In Love with Love

These lonely hearts… one way or another, will come face to face with a picture of Love: soft kisses, whispers of sweet nothings, and the little gestures… and they will look at envy, and wish for the same. But are they really looking for someone to love, or the feeling of love?

“Cheers! Here’s to Love”
– From the movie, Down With Love

On the eve of Valentine’s Day, the plight of solitary souls is magnified. These souls, whether those who have never had romantic experience, or the victim of a broken relationship, watch with envy—and at times, resentment—couples who are happy in each other’s company. To them, it seemed that the air is sweeter and the world more colorful around these couples. The sight of them seems to add to the misery of the solitary soul, as they feel seemingly aware, that they are the only ones left without company (though hundreds, maybe millions, might be sharing the same sentiment at different parts of the world—or maybe even in the same area).

They react in different ways, always discrediting Valentine’s. They ignore it, and call it a “commercial holiday that is capitalized by the large corporations”. Others despair that it is one more year alone—that perhaps they weren’t meant to be with someone. And all of them, at one point or another, one way or another, will come face to face with a picture of Love: maybe soft kisses among young lovers, or one leaning against the shoulder of another while watching the sunset, or maybe even exchanging sweet nothings. It would seem that there is nothing more that melts one’s heart than the sight of these.

But are we really looking for someone to love, or someone to feel love?

I won’t deny it. I’m a sucker for love stories. I watch classic romantic films with avid attention: When Harry Met Sally, Pride and Prejudice, Serendipity, and others. I belong to the legion of the solitary souls who can only sigh and listen with envy at the people who talk of (or with) their significant others, and wonder if that could ever be me. And I get miserable thinking that right now, I’m not. Yet how am I different, from the character of Marisa Tomei, who, given a gentle nudge and a name—Damon Bradley­—races halfway through the world to find a man who she never even met? She wasn’t looking for her “destined soul”, but the “love” from that “destined soul”. Do you see the flaw in this logic? You’re not after the person, but the feeling of “love” from that person. For all intents and purposes, it could be any person!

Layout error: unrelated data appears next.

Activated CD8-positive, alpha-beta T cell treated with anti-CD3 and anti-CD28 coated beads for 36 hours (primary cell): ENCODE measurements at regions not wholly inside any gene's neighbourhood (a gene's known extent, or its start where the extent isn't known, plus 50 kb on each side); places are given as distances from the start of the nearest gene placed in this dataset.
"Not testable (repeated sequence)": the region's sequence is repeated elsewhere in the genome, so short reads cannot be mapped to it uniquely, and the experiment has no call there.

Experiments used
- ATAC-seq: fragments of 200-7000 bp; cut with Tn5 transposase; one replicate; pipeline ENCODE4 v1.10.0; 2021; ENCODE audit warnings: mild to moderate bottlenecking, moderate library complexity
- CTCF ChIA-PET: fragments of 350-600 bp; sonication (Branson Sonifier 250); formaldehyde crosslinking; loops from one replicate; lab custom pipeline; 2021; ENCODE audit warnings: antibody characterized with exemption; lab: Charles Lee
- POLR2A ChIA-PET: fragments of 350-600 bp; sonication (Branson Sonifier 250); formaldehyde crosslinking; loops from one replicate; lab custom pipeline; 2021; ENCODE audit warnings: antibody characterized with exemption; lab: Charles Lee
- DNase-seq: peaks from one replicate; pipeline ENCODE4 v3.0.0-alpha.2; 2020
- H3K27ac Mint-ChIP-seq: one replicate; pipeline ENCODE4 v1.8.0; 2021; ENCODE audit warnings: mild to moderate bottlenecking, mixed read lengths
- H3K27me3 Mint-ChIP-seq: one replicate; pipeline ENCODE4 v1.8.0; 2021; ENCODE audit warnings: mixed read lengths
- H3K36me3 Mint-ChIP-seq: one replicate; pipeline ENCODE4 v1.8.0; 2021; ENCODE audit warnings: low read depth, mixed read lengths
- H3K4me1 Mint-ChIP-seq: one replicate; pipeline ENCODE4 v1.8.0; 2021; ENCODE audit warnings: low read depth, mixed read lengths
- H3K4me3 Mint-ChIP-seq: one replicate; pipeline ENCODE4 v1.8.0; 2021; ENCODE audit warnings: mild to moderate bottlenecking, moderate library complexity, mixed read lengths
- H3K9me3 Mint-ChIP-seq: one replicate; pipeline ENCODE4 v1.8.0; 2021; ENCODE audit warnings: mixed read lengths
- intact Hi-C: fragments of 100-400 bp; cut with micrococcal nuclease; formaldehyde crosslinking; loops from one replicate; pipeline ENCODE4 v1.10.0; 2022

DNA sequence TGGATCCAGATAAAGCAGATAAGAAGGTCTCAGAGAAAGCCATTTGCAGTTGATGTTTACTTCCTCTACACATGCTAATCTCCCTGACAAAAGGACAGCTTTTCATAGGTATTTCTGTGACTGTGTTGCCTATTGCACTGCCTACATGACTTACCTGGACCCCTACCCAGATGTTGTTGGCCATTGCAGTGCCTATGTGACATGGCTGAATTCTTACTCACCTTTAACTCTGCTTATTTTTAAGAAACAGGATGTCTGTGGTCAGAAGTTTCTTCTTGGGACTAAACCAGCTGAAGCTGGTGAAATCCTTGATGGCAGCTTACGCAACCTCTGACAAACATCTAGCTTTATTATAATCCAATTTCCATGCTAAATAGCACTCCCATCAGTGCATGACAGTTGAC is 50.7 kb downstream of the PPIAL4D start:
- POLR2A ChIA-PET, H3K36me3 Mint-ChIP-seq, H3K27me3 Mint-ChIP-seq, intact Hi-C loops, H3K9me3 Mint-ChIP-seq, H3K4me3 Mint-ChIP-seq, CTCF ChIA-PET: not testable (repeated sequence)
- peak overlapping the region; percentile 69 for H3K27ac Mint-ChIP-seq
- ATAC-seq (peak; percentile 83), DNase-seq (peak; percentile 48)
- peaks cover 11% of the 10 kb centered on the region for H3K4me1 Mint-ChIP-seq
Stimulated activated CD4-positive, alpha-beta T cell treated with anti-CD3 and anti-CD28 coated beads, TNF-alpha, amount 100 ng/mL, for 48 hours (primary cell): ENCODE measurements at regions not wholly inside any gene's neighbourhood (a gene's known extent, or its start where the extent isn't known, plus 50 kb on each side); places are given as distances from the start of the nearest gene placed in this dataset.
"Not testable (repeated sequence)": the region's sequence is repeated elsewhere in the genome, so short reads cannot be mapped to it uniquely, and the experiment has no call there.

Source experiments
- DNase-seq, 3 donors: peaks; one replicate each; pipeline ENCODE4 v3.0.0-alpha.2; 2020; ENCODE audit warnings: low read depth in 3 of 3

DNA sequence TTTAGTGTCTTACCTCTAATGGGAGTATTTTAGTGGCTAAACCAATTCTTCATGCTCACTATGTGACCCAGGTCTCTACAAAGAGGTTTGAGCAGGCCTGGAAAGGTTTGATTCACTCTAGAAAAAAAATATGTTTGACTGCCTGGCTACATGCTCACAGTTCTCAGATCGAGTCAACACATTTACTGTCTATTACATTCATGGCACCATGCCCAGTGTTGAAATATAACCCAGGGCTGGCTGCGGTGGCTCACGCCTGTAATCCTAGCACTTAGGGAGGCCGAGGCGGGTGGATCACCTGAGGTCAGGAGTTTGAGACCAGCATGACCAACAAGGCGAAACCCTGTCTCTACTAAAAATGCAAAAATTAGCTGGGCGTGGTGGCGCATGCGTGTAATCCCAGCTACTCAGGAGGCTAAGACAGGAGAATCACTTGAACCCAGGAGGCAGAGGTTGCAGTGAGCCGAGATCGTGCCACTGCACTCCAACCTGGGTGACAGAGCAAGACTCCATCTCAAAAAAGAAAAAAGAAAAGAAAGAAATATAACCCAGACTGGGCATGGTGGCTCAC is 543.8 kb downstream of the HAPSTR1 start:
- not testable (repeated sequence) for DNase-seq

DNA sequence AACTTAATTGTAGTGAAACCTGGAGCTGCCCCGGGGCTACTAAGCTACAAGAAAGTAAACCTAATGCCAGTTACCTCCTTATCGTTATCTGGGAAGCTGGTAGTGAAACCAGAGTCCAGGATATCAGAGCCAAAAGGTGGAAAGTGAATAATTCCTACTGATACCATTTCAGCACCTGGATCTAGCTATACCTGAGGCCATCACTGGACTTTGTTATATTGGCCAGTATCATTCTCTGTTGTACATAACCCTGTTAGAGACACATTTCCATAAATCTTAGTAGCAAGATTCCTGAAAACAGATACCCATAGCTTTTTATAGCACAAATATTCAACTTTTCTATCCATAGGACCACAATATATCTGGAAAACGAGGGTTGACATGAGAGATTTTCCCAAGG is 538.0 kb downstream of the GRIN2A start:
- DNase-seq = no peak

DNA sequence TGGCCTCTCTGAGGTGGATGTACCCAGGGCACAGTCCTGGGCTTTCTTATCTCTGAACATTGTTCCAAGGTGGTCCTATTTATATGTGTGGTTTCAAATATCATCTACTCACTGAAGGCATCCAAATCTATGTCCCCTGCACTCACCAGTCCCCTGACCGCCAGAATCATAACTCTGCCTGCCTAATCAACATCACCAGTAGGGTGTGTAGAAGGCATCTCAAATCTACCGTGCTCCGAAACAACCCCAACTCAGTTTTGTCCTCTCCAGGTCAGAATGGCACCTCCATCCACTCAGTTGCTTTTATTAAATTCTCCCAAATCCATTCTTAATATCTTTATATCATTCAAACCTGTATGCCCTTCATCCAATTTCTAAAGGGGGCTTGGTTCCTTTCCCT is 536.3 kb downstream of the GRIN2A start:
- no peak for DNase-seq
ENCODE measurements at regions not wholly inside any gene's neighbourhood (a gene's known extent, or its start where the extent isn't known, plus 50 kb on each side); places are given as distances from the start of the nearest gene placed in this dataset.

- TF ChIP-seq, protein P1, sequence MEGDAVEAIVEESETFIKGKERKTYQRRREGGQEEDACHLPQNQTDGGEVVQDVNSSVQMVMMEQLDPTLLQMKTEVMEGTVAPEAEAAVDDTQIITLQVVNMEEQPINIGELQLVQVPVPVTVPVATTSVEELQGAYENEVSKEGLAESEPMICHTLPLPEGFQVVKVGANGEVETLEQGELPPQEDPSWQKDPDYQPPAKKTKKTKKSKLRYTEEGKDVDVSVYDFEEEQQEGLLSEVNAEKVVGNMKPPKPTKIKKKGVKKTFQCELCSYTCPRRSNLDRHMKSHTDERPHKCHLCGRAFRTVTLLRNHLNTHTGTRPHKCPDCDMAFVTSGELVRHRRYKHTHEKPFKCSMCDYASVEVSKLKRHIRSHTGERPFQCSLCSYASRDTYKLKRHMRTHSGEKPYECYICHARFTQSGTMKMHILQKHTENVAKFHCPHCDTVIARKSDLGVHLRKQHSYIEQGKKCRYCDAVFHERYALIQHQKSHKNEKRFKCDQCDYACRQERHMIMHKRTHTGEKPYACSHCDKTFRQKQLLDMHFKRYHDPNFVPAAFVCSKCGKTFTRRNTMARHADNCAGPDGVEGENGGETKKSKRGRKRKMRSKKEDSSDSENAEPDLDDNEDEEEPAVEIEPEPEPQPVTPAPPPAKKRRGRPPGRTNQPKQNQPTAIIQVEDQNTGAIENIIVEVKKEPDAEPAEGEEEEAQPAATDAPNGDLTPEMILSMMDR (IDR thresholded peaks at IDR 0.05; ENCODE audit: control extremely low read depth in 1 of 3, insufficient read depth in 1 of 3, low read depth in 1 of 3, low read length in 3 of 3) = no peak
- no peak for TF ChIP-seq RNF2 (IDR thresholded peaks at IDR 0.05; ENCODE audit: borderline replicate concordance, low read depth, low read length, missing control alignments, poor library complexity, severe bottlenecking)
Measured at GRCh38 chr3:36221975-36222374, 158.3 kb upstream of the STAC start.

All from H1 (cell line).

There’s nothing wrong with longing for butterflies in the stomach, or to fall head over heels over someone, or to be inspired with the sight of a beautiful soul… but if you long only to feel it, people get hurt. You insult their self-worth: what are they, instruments for affection? You should seek them, and profess love for them not because you need to feel completed, but because you need to be completed by them. See the difference?

Love has deeper elements in play. It is not merely a choice to love—as this would lead to an empty relationship, and the coldness of a contract. It is not merely the feeling, as that would make it superficial. Love is not even just commitment… that would be love for the sake of love, which is the whole point of this article’s lesson. It is the summation of all these, and more.

The late Bishop Fulton Sheen once remarked, “…you’re not looking for love, you’re looking for healing…”. There is nothing wrong with feeling incomplete without somebody. And there is nothing wrong with longing for this degree of love: Eros. It shows that we are human, and we are imperfect. But we must also understand that love is not sought for the sake of love. Love is the search for a kindred soul, someone you can share your thoughts and ideas with, to argue heatedly with, to be possibly your worst enemy and at the same time your best friend. It is even more than just this.

Love is a deep commitment that takes time. It is not only a commitment to feel, or to act, but to understand, and thus experience.